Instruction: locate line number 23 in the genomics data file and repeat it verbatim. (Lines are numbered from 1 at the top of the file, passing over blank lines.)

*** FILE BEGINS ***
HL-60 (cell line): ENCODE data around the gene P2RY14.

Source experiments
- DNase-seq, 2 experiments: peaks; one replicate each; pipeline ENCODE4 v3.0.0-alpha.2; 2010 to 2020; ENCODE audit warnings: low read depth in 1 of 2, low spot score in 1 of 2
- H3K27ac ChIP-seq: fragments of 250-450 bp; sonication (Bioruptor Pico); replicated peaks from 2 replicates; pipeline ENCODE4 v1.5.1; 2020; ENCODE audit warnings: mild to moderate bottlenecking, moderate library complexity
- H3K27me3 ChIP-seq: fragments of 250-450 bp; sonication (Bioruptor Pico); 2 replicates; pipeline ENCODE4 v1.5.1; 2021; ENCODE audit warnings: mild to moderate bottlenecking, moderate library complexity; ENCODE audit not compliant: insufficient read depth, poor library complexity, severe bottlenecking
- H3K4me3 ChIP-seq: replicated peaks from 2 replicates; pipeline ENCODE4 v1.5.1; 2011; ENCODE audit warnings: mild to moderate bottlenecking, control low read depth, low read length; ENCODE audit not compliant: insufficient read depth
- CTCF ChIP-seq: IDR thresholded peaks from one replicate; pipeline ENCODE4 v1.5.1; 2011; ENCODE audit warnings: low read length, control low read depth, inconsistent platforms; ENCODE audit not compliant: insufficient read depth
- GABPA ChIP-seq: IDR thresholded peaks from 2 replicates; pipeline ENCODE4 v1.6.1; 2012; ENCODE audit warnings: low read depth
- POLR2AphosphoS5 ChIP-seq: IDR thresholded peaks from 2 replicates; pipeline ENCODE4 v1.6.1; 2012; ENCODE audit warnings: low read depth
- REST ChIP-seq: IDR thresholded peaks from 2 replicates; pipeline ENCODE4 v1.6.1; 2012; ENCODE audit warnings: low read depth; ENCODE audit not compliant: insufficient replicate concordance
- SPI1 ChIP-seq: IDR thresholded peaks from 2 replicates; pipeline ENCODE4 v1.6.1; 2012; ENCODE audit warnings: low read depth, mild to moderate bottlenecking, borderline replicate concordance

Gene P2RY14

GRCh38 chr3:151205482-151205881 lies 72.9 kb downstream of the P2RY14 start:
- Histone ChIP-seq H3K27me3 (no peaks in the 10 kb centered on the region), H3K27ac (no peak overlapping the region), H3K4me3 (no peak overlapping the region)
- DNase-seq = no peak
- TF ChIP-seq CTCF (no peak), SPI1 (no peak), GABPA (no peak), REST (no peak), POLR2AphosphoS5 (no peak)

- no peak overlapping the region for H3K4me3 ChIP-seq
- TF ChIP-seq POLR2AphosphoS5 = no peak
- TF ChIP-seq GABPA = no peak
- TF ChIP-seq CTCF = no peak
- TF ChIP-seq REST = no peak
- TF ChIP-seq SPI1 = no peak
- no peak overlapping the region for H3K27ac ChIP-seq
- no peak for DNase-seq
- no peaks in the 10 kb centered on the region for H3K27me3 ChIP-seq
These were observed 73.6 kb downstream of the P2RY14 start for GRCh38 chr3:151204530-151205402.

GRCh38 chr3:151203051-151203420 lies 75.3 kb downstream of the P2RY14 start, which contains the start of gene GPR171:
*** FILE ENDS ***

- no peak overlapping the region for H3K27ac ChIP-seq